COVID-19 and heparin-induced thrombocytopenia: Is there a relationship?
1Department of Infectious Diseases and Clinical Microbiology, Kütahya Health Sciences University, Evliya Çelebi Training and Research Hospital, Kütahya, Turkey
2Department of Internal Medicine, Kütahya Health Sciences University, Faculty of Medicine, Hematology, Kütahya, Turkey
3Department of Infectious Diseases and Clinical Microbiology, Çanakkale Onsekiz Mart University, Faculty of Medicine, Çanakkale, Turkey
4Department of Internal Medicine, Kütahya University of Health Sciences, Evliya Çelebi Training and Research Hospital, Kütahya, Turkey
Keywords: COVID-19, heparin-induced thrombocytopenia, heparin-induced thrombocytopenia.
Objectives: The purpose of this study was to evaluate the literature in terms of heparin-induced thrombocytopenia (HIT) that develops in COVID-19 patients.
Materials and methods: Between March 2019 and March 2021, all published articles on the subject of the study formed the target population of the study. The keywords "COVID-19" or "SARS-CoV-2" and "heparin-induced thrombocytopenia" were searched in English in the most prestigious databases of PubMed, Scopus, and Web of Science (WoS).
Results: No publications on this subject were found in the SCOPUS database. Only 13 publications were found in the PubMed database, and 11 in the WoS database. Eleven (78.5%) were published in 2020, and three (21.5%) were published in the first three months of 2021. There were four (28.5%) letters to the editor, six (42.8%) case reports, and one each (7.2%) correspondence, review, research article, and a short report. The only research article is also a retrospective study, except that no large case series or research article other than this one was found. The United States was identified as the country with the highest number of publications on this subject (57.1%).
Conclusion: Prospective studies, we believe, are urgently needed to understand the effects of heparin-induced thrombocytopenia development on morbidity, mortality, and long-term outcomes, a condition that can contribute to COVID-19 patient mortality as well as increased risk for thromboembolic events.
More than 2.5 million people have died worldwide since the World Health Organization (WHO) declared a pandemic nearly a year ago. Aside from mortality, morbidity and rising healthcare costs are still on the agenda. Every day, new clinical presentations are reported as a result of global studies on this disease.[1,2] It is now commonly recognized that a prothrombotic condition is one of the leading causes of COVID-19 infection-related mortality. Therefore, low molecular weight heparin thromboprophylaxis is strongly advised for these patients. However, heparin-induced thrombocytopenia (HIT) may occur as a result of this treatment.[3-6]
Heparin-induced thrombocytopenia is a transient, acquired clinical-pathological syndrome characterized by thrombocytopenia and thrombosis caused by antibody-mediated platelet activation and consumption as a result of a heparin-induced immune response. The presence of immunoglobulin (Ig) G antibodies that activate heparin-dependent platelets in the formation of thrombocytopenia and/or thrombosis confirms the diagnosis of HIT. Furthermore, in order to make a diagnosis, it is necessary to differentiate it from non-immune HIT.[3,4] The pathophysiology of increased coagulopathy, thrombosis risk, or potentially increased HIT risk in COVID-19 patients is unidentified.[5,6]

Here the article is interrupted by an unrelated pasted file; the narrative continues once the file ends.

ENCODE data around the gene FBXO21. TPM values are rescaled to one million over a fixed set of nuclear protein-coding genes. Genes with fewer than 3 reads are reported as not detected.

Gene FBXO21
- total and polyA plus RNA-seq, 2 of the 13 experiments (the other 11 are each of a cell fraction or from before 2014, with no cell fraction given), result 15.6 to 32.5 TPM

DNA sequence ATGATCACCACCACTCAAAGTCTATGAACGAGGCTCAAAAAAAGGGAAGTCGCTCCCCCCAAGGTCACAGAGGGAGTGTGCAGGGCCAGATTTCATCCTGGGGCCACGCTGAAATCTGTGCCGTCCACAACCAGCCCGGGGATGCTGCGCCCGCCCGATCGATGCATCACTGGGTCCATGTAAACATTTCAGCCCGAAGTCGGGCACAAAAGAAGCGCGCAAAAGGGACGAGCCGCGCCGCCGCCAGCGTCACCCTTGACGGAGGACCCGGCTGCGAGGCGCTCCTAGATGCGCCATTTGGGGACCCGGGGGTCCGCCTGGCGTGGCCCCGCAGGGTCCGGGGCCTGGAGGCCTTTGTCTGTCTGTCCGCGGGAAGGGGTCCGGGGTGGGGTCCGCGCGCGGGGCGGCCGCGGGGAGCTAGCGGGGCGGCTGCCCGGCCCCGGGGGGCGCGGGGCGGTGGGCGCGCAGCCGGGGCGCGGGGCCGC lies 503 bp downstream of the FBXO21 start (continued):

Since this complication is difficult to diagnose, its incidence is also unclear. The purpose of this study was to evaluate the literature on heparin-induced thrombocytopenia development in COVID-19 patients.
Patients and Methods
Research model: The research model is a case study, which is one of the qualitative research methods. The main objective of a case study is to exhibit results for a specific situation. According to Creswell, a case study is a qualitative research method in which the researcher examines one or more limited-time situations using data collection tools (observations, interviews, audiovisuals, documents, reports) from multiple sources, identifying situations and situation-related themes.
The target population of the study: Between March 2019 and March 2021, all published articles on the subject of the study formed the target population of the study.
Method: The study aimed to assess the current situation of COVID-19 related HIT and linked academic publications. The objective of this research was to evaluate the literature from this aspect. The keywords “COVID-19” or “SARSCoV-2” and “heparin-induced thrombocytopenia” were searched in English in the most prestigious databases of PubMed, Scopus, and Web of Science (WoS). The data obtained were saved as Excel sheets so that the necessary analyses could be performed. Duplicated publications were included in the one-off review.